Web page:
However, Boring and her Chamber have also bluntly cautioned that creating new state laws could serve to balkanize the policy domain, adding that "Existing legal frameworks for defining and giving legal effect to contracts cover smart contract technology. Additional laws are largely unnecessary and will only serve to confuse the application of current law."
Per routine, a fiscal note on Tennessee's "smart contracts" legislation was rendered by Krista Lee, executive director of the Tennessee General Assembly's Fiscal Review Committee. Amended Fiscal Note here.
She wrote that the legislature's deliberations about the legislation now before the Governor have been based upon assumptions, including the proposition that the legislation "will ensure that business, commercial and governmental transactions conducted through or supported by distributed ledger technology and containing smart contract terms will be enforceable in Tennessee."
Lee's fiscal note also said that assumptions invoked by proponents of the legislation have included expectation of zero fiscal impact on the operations of the Department of Financial Institutions; and, insignificant impact, if any, upon state or local government.
Lee's report also mentioned that her committee's analysis rests partly on the assumption that passage of the law could "ensure" the enforceability of business, commercial or governmental transactions conducted through or supported by distributed ledgers containing smart contracts.
Among other potential benefits of legislation, adherence of the measure believe that the State's recognition of DLT and smart contracts as enforceable electronic transactions "will provide clarity to companies interested in developing or utilizing this technology, and may ultimately impact commerce in this state."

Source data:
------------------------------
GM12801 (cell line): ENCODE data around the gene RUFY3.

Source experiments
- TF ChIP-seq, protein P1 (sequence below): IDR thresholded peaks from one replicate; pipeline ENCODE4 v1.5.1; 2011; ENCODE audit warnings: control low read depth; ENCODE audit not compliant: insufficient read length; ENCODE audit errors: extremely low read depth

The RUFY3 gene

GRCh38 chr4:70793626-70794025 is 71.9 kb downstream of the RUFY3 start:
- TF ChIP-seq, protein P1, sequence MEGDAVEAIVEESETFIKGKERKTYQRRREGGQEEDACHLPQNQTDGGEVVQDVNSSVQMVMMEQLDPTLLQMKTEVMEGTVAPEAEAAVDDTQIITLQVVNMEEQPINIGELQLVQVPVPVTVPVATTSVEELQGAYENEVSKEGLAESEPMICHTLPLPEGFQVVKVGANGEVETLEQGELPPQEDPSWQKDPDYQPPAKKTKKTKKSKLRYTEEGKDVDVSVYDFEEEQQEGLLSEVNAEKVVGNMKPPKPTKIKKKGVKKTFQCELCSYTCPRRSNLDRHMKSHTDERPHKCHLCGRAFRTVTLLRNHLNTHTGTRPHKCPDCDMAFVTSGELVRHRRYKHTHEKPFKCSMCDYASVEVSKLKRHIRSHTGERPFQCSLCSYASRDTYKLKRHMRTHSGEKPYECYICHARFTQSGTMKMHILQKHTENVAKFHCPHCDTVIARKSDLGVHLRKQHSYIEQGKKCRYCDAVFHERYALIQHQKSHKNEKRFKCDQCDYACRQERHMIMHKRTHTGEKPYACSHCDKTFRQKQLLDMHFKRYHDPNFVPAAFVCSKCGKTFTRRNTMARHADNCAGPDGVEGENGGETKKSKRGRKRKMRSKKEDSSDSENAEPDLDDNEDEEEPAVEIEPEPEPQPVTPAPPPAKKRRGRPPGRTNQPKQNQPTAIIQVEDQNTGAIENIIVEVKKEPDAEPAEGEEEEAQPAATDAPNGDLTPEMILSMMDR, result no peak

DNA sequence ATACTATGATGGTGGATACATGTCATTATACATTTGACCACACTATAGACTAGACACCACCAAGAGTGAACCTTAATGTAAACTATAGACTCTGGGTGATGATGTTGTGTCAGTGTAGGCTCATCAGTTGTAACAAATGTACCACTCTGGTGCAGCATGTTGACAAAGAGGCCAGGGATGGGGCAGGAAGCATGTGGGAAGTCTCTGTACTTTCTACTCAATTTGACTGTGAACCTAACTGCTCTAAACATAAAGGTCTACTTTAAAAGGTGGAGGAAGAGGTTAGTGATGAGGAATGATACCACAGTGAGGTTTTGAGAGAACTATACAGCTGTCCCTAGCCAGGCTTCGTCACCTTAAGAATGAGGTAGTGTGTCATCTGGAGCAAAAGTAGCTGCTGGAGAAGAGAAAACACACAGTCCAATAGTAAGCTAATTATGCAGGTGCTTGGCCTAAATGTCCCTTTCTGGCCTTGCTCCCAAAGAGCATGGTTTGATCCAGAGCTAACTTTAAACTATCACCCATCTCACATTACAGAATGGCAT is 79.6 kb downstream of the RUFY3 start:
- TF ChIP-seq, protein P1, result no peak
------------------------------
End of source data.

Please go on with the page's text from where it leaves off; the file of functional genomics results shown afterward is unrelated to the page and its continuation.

The exact impact of the legislation on the state's commerce or employment results "cannot be quantified with reasonable certainty," Lee added in her note.
Waller Lansden attorney Kristen Johns, who leads her firm's blockchain-cryptocurrency team, said when asked by VNC for her views of the legislation: "I think it's completely benign legislation."
Asked about other ideas that Tennesseans might be well-advised to examine, Johns said, "There might be value in at least reviewing virtual currency legislation passed by the ULC, which has been introduced in Hawaii, Nebraska, Connecticut in the past two months and has the support of Coin Center, a leading non-profit focused on cryptocurrency policy."
Johns noted that attorney Charlie Trost, partner at Waller, is a Member of the ULC Committee. A fact sheet on the virtual currency legislation appears here.
When asked by VNC for his views, Chris Sloan, the attorney with Baker Donelson who chairs his firm's Emerging Companies Group, said in part:
"I think the proposed bill is much ado about nothing. From a contracts law standpoint, in my opinion, Tennessee law already allowed for this, so the smart contract bill just clarifies existing law. That said, it's nice that we are on the progressive side of this issue, and the new law is not likely to do any harm."
Asked by VNC whether the legislation might heighten Tennessee's reputation as a venue for companies' fund-raising using Initial Coin Offerings (ICOs) or token offerings, Sloan said, without commenting on the relative merits of such tactics, "This legislation will have zero impact on ICOs from a legal standpoint."
He added, "It makes Tennessee appear more 'blockchain-friendly', but that's about the only way I could see this legislation influencing more ICOs here."
Within Tennessee, Nashville, in particular, has in recent years become a hub of blockchain-driven activity and innovation, propelled largely by the Nashville-based advocates mentioned earlier in this story, as well as by the presence of BTC Inc.
Relatively young BTC is developing a proprietary ecosystem of blockchain-distributed ledger development, cryptocurrency, talent development, media, events and fund-raising businesses and initiatives. VNC
. last edited 0818 22 March 2018